Till We Have Faces
A Myth Retold
C.S. Lewis's book Till We Have Faces is about the myth of Psyche and Cupid. However, in the original tale Psyche is a very naive girl who is greatly influenced by her two wicked older sisters. In this rendition of the tale, Psyche's sisters are not evil and Psyche is not a mindless fool as she has been portrayed in earlier tales. Setting
The story takes place in the kingdom of Glome. Glome's social perspective is not surprisingly, a male dominant society and values woman as only child bearers, keepers of the homestead, or as a marriage treaty with neighboring kingdoms to attract new power and influence to the kingdom. The people of Glome are deeply religious to the Goddess Ungit, and offer human sacrifices to her, including the sacrifice of Princess Psyche.
In the eyes of the king, and the people of Glome, Orual appears to accept her ascribed role. Her lack of physical beauty sets Orual apart from the other woman of her society, her appearance allows her to write her own modes of acceptable behavior. Orual operates on two levels, one to satisfy her needs and the other to appear conforming to her father's wishes and expectations. For example, after Psyche had been offered to Ungit, Orual felt the need to bury her sister. Orual, to be somewhat pleasing in the eyes of her father, kept her visit to the Holy tree a secret so prevent the wrath of her father. C.S. Lewis hints that Orual is a different sort of woman while he discusses her love for Psyche. Orual said "I wanted to be a wife so that I could have been her real mother. I wanted to be a boy so she could be in love with me. I wanted her to be my full sister instead of my half sister. I wanted her to be a slave so that I could set her free and make her rich." In the middle of all these desires is a statement that is easily overlooked. To secure the love of Psyche, Orual wants "... to be a boy so she could be in love with me." The idea that she has a desire to be a boy suggests the possibility of assuming roles that are normally ascribed to men. With the king on his deathbed, Orual attends the affairs of state in his place. She has advisors but they do not do the thinking for her, Orual achieves a certain amount of independence. The postscript to Orual's story, attached by Arnom, priest of Aphrodite, assets to her success of becoming an independent woman. Arnom praises her in the context of princes. She is compared to men and is found to be either equal or superior. Orual does not resemble the woman of her time; she is not beautiful, passive, or stupid. She is a thinker, a writer, a monarch, and she is independent. The aspects of Orual's independent personality are not to be used as literary devices. How Orual ruled her people and used her throne is a model for woman of the twenty-first century.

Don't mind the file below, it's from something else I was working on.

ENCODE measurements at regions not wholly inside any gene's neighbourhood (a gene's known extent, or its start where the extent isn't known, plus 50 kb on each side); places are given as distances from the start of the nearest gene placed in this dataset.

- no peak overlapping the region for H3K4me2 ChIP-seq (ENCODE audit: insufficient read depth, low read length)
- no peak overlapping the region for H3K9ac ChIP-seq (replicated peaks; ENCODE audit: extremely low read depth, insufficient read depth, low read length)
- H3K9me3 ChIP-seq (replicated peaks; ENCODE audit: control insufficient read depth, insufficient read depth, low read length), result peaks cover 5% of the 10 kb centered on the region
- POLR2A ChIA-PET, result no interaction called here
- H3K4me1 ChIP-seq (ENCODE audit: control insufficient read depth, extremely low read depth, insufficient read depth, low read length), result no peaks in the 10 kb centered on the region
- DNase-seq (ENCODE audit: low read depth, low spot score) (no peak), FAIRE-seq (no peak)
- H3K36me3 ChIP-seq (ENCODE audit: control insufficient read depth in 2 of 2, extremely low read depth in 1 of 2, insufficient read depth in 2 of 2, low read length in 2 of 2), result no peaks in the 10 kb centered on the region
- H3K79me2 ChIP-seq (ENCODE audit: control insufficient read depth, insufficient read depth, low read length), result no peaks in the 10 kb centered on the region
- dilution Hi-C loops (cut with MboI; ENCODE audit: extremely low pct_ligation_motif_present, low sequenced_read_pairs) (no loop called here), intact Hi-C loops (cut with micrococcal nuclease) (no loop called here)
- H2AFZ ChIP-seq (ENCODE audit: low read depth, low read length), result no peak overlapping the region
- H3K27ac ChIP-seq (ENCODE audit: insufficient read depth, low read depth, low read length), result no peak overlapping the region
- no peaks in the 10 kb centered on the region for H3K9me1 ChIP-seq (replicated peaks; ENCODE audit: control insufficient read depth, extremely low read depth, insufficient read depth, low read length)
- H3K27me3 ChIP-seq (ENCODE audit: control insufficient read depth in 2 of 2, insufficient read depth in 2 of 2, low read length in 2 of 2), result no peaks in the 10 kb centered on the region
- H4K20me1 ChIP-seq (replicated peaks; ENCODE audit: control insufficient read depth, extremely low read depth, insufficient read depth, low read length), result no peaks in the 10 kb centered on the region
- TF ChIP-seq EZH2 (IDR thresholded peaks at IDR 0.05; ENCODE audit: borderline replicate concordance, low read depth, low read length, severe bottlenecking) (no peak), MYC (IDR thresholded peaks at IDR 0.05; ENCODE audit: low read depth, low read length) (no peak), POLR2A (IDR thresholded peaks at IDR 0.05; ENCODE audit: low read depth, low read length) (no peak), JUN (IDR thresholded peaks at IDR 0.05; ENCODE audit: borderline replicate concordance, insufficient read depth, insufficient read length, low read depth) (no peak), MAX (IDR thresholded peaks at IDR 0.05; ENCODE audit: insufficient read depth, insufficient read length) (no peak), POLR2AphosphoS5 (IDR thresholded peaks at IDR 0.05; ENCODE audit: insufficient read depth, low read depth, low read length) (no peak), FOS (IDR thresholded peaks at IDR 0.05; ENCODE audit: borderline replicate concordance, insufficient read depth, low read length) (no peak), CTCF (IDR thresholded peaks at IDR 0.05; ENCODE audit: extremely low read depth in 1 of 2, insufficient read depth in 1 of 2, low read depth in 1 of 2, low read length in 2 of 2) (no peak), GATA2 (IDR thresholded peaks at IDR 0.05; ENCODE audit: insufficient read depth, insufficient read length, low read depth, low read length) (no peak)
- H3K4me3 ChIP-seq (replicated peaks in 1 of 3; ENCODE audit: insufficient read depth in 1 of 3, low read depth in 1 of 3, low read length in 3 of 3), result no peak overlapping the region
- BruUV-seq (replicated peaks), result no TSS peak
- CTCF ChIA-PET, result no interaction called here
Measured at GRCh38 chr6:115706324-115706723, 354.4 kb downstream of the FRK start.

Because we read this book from the author, Orual's, point of view, we only see Ungit as she chooses to present her. Although Ungit herself does not appear in this book as a person, Ungit is the cause of Orual's heartbreak and she plays a major role in Till We Have Faces. Ungit is the goddess of the mountain in Glome, she has a temple where the subjects of Glome come to worship her and offer sacrifice. Ungit is in the form of a rock, a "faceless rock" that is covered in sacrificial blood from time to time. Orual has a great dislike for Ungit, she sees Ungit as the cause of her sorrow over the loss of her sister after the princess Psyche is offered as a peace offering to the goddess. Later in the book, during Orual's reign as queen, she replaces the faceless rock with a beautiful statue, figuring that the people might be able to connect with a beautiful goddess and not a lifeless rock. The statue of Ungit helps her appear less forbidding and almost beautiful. However, Orual still carries a great dislike for the goddess all together.
Summary of the Plot
Till We Have Faces takes place in the kingdom of Glome in...
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